• Assigning responsible parties for the service accounts. Even though service accounts aren’t directly tied to individual users, it’s important to name a specific person who has ultimate responsibility for the use of the service accounts.

  • An approval process to provide sign-off for the provisioning of each service account. Perhaps only a small group of trusted IT or business leaders have the authority to approve the creation of service accounts. The rules could change depending on the business or IT function, or sensitivity of the systems or data involved.

2. Forcing periodic review of service accounts.

  • Requiring that each service account in your inventory receives a regular check to determine if the original purpose for the account still holds true, if workflows are still appropriate, and if the people responsible are still in place

  • Documenting the review. To show auditors you’re a responsible steward, not only do you need to regularly check the status of all your privileged assets and confirm who has access to them, but you also need to document that you performed the check. To meet PCI requirements, for example, you need to document regular service account status checks.

  • When service accounts are no longer needed, deprovision them and document that they have been deprovisioned.

Added bonus: Once you formalize the service account governance process above, your reliance on discovery will decrease. You may still find the occasional rogue account, but the vast majority will follow a standardized, transparent process that keeps you in control.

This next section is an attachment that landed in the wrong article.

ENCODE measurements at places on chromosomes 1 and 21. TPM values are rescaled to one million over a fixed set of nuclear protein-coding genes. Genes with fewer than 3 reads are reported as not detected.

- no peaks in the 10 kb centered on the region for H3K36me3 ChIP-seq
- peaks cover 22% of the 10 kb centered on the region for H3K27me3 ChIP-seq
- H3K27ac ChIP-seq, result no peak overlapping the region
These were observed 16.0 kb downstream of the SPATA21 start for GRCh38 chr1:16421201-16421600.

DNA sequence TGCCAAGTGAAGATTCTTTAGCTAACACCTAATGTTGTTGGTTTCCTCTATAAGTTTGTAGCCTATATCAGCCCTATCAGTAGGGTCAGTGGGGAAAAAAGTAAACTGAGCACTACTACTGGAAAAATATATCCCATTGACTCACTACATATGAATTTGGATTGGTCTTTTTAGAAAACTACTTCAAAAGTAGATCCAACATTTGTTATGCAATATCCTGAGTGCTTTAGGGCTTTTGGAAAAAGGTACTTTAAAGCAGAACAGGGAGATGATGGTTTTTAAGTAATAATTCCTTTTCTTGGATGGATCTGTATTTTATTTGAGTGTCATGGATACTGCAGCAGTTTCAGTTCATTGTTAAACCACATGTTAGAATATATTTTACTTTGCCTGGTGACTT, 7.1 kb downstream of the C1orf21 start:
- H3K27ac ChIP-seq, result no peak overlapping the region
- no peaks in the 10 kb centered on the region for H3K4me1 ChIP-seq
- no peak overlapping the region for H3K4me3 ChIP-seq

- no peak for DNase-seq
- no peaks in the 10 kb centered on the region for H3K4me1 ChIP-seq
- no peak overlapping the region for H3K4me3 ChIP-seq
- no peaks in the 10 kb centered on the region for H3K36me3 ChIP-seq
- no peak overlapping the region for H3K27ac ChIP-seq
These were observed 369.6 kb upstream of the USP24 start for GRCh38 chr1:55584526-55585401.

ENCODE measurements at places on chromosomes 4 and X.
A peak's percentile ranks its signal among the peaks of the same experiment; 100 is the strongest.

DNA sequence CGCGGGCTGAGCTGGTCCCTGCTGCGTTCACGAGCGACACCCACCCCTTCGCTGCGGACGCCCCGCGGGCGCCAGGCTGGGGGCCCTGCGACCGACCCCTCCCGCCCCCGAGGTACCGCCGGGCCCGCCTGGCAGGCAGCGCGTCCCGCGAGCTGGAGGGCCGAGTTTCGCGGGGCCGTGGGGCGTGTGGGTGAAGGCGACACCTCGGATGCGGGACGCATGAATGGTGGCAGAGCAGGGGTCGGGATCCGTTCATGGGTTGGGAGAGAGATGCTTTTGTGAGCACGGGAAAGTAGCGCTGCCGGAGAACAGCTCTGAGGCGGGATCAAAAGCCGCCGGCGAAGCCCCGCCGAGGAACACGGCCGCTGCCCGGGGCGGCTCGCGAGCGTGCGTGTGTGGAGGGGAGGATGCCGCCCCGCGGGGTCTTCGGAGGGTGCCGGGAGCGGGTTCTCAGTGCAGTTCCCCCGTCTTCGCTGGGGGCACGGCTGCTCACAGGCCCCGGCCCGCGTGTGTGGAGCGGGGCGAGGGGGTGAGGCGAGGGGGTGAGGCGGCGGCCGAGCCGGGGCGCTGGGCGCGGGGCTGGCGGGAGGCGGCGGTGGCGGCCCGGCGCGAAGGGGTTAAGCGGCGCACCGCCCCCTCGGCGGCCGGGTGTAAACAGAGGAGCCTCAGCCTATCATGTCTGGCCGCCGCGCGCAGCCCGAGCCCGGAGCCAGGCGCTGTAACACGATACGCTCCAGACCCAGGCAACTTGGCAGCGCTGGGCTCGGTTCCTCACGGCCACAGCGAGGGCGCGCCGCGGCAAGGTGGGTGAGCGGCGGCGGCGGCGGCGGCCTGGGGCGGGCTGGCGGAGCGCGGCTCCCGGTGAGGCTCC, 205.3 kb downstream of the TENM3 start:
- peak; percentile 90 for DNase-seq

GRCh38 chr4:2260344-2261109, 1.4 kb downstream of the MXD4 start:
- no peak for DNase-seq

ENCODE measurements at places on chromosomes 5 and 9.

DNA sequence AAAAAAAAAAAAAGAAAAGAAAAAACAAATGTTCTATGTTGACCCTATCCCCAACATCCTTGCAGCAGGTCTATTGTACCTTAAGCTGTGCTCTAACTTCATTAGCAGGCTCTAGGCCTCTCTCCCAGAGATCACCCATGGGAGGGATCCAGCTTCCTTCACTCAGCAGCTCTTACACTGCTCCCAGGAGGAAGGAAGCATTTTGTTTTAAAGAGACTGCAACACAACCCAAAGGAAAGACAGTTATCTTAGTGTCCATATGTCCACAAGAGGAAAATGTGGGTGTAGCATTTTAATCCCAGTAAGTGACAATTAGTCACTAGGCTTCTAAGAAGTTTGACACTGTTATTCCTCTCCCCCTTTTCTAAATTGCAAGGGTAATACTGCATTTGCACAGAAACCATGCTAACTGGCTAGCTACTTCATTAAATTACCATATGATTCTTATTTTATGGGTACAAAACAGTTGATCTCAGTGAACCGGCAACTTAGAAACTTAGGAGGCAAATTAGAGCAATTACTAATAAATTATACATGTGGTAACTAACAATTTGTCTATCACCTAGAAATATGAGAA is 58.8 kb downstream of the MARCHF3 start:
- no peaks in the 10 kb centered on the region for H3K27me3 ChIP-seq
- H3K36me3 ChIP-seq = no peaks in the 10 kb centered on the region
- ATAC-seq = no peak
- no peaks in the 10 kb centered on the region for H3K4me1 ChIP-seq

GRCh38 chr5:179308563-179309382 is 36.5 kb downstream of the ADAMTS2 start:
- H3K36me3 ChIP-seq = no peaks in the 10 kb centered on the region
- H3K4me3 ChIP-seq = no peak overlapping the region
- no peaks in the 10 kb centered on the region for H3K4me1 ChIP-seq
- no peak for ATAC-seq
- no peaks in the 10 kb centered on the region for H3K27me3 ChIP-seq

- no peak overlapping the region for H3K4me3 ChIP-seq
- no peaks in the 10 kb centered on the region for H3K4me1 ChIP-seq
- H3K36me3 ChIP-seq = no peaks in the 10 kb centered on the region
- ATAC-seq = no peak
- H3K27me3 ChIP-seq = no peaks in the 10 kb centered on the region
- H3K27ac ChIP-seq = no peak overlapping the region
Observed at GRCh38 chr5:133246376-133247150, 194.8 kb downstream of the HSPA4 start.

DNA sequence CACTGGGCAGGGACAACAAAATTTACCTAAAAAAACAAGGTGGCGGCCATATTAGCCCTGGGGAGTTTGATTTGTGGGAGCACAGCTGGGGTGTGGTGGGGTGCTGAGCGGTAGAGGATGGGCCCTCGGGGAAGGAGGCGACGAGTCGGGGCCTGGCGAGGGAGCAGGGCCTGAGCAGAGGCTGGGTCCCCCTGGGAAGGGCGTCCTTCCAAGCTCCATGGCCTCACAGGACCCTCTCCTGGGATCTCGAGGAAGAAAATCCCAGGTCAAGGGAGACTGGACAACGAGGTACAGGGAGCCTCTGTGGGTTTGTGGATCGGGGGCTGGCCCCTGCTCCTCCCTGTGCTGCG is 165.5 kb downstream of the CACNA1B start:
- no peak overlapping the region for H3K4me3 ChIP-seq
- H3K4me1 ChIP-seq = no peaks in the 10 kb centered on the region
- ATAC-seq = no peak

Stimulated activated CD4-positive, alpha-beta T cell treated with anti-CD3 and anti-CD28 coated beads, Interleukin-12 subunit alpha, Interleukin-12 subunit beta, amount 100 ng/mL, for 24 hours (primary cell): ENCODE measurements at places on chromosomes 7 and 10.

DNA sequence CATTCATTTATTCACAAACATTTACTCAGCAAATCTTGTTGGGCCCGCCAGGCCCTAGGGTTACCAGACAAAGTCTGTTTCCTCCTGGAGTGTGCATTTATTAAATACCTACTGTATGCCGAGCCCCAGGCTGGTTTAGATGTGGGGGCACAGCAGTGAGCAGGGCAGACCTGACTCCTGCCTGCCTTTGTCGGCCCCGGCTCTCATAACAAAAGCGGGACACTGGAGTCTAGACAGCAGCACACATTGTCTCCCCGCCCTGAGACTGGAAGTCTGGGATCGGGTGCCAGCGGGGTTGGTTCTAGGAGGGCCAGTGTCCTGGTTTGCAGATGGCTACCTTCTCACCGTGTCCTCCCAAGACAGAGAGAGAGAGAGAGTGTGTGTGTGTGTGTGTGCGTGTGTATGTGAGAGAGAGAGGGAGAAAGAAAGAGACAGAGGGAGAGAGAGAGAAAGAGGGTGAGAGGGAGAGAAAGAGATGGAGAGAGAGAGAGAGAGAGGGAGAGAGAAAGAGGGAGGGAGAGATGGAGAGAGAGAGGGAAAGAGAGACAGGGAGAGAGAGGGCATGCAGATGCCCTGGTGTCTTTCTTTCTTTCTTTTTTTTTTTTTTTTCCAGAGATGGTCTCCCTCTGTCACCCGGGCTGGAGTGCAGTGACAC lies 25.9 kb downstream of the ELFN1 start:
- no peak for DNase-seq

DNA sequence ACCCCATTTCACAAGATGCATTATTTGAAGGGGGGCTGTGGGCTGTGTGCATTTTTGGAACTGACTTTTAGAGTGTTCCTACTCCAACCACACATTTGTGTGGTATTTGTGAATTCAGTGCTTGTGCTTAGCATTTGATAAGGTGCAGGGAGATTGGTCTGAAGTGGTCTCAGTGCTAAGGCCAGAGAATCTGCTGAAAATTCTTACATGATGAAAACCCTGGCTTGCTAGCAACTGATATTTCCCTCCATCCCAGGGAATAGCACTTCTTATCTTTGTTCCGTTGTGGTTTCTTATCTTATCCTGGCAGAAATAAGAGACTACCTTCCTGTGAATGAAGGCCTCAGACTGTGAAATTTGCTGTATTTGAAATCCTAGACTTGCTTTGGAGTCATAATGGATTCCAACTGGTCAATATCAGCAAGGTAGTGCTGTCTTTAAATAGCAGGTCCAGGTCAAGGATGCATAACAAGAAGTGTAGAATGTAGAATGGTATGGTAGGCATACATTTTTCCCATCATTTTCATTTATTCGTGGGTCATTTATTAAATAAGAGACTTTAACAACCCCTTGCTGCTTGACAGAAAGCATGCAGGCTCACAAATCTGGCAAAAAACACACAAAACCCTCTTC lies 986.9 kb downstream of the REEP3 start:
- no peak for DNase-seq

Sounds great, you say. How can I make this happen?

We were inspired by how the State of Indiana leveraged Delinea Secret Server to develop a creative solution to service account governance. As Senior System Administrator Gordon Brock describes, Indiana standardized how their team provisions service accounts by creating templates for fill-in-the-blank service account creation that “eliminated all kinds of mistakes.”

We believe this type of service account governance should be possible for companies of all sizes, even if they don’t have a team of PowerShell developers to build a custom solution.

Today, no PAM system addresses service account governance out of the box. But, that’s about to change. Watch this space to see how Delinea is making service account management faster, easier and possible for everyone.

Privileged Account Discovery Tool for Windows

Windows Privileged Account Discovery Tool

What will you find?